A person who travels frequently can attend an AA meeting nearly anywhere in the country or even in the world. Very few programs have this type of diversity.

6. Supportive Social Network

An issue many people in recovery face is that their social networks often encourage them to continue their addictive behavior. It becomes very difficult to deal with alcoholism when all your friends are heavy drinkers. As a support group AA actually allows people to rearrange their social networks to let them deal with their addiction. Moreover, members do not blame other members for relapsing and, despite the criticisms of the 12 step doctrine, AA members are very accepting and forgiving. Failure is often considered a step closer to success by seasoned members. This support factor cannot be overstated and is one of the reasons that many people attend AA meetings.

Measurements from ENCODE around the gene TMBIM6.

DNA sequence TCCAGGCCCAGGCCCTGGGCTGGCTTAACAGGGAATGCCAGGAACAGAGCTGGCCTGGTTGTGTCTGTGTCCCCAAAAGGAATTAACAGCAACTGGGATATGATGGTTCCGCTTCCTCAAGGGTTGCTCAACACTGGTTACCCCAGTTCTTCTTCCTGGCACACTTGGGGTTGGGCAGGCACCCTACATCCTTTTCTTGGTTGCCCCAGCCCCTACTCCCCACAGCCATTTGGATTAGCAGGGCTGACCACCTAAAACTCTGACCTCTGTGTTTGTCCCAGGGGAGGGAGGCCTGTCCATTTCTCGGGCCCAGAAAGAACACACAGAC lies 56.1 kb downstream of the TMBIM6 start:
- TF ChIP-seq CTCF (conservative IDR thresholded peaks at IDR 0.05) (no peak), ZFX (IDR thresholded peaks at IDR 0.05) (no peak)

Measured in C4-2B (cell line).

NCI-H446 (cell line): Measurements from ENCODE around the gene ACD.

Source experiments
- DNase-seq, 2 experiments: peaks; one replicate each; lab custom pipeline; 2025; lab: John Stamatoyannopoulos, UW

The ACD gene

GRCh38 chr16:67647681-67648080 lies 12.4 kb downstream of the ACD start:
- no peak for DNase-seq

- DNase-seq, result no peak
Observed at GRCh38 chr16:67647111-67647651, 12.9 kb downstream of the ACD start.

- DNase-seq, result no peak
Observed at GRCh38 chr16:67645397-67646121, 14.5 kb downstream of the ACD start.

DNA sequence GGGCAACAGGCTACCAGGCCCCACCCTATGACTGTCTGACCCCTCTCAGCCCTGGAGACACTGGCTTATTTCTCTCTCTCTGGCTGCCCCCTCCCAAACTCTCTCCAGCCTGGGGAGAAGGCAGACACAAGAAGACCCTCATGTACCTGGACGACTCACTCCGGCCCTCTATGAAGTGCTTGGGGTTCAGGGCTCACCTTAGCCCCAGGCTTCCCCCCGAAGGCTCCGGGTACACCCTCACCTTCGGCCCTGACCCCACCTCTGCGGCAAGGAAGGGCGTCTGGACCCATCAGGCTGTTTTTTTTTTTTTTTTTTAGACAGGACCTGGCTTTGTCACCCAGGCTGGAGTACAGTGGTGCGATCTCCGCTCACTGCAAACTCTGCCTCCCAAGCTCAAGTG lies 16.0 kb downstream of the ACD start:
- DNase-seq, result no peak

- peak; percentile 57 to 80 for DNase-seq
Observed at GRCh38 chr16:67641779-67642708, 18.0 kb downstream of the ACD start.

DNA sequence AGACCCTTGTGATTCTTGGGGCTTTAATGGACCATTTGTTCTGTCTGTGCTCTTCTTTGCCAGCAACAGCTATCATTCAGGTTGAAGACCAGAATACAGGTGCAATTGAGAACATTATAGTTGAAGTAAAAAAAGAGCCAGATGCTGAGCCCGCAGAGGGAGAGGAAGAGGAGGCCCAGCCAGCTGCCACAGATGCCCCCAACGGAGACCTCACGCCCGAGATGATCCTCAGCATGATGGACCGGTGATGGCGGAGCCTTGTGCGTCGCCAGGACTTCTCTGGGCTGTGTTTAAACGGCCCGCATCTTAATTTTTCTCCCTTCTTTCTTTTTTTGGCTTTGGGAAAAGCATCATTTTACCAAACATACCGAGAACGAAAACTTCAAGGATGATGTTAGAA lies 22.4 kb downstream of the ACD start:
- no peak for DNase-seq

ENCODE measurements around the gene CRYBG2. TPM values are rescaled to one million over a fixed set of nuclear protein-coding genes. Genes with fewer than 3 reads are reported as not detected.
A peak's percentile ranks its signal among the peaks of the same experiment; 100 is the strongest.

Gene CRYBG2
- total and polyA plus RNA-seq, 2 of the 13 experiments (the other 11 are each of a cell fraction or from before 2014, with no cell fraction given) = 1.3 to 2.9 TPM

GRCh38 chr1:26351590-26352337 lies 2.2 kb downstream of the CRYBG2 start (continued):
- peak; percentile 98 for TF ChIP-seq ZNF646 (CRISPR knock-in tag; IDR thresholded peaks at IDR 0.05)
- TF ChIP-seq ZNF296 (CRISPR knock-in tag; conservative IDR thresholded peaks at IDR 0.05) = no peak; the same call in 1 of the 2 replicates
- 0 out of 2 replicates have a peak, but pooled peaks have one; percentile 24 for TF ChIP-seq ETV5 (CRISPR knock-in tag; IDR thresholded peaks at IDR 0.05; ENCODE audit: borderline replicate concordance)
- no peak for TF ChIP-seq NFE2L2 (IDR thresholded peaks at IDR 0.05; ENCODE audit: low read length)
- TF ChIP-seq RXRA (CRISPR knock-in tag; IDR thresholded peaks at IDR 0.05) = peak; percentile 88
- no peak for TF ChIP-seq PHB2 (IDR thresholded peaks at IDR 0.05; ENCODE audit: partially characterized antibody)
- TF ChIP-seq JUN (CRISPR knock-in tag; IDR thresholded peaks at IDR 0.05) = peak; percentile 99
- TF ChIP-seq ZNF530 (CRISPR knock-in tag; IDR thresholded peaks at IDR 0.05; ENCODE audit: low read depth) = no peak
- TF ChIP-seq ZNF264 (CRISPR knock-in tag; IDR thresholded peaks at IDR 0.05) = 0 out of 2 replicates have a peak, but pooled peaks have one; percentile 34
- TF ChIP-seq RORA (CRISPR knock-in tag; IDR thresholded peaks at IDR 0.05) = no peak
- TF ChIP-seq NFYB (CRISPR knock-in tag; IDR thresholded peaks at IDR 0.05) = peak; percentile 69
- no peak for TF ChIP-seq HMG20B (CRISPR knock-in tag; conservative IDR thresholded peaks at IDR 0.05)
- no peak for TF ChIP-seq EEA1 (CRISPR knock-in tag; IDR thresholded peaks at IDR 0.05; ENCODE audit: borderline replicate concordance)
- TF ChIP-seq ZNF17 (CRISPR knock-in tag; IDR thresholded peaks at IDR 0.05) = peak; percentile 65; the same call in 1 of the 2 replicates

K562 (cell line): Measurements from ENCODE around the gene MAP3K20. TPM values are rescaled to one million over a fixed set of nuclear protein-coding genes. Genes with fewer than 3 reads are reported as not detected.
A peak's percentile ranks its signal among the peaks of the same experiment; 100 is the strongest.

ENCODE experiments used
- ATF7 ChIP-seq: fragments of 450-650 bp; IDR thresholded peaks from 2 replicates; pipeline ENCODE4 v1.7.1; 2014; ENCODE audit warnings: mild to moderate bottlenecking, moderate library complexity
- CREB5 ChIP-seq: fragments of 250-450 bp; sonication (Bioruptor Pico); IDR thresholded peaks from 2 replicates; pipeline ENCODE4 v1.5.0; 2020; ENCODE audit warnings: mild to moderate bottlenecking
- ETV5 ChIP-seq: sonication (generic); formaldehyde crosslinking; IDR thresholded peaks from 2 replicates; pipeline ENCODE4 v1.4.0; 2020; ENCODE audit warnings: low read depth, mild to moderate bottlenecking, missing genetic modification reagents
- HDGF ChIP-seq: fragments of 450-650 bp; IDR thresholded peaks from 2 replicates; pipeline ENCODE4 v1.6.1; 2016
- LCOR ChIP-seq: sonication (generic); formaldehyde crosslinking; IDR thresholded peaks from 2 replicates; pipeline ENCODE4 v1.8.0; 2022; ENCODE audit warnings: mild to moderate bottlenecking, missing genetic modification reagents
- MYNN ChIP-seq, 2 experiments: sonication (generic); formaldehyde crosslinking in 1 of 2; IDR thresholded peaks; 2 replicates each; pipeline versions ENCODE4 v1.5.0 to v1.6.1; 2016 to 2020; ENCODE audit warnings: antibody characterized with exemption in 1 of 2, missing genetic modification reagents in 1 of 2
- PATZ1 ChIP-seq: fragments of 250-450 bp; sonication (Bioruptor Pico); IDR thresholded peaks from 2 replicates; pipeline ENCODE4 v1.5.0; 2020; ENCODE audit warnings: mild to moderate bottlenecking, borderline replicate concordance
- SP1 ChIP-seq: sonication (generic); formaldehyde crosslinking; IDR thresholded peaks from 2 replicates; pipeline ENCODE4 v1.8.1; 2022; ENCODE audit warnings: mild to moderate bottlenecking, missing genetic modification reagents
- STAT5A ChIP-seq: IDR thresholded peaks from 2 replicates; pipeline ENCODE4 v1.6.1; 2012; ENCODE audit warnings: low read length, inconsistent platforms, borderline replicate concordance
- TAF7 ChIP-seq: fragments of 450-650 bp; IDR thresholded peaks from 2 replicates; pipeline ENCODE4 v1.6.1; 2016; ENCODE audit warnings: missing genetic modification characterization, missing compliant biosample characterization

7. Organized Structure

Many people in recovery need structure and direction in order to deal with their issues. A person who believes that their existence has a higher meaning, is concerned with spiritual or deeper values or is motivated by religion will find AA quite attractive. The tenants of AA are very clear and the program offers quite a bit of reading material to assist its members.

8. Positive Reinforcement

AA offers a reinforcement program for its members in the way of recognition and praise. Positive reinforcement is a hallmark of many successful therapeutic programs for changing many different types of behaviors and dealing with mental illness. [1] This is extremely important and often overlooked by AA critics.

9. Complement to Other Treatments

Although AA is not psychotherapy, many people who are involved in other types of treatment such as psychotherapy for their addiction attend 12 step meetings as an accompaniment to their formal treatment. AA is designed not to interfere with other formal treatment protocols for addiction and often works best as a supplement or accompaniment to them.

10. Guided Self-Awareness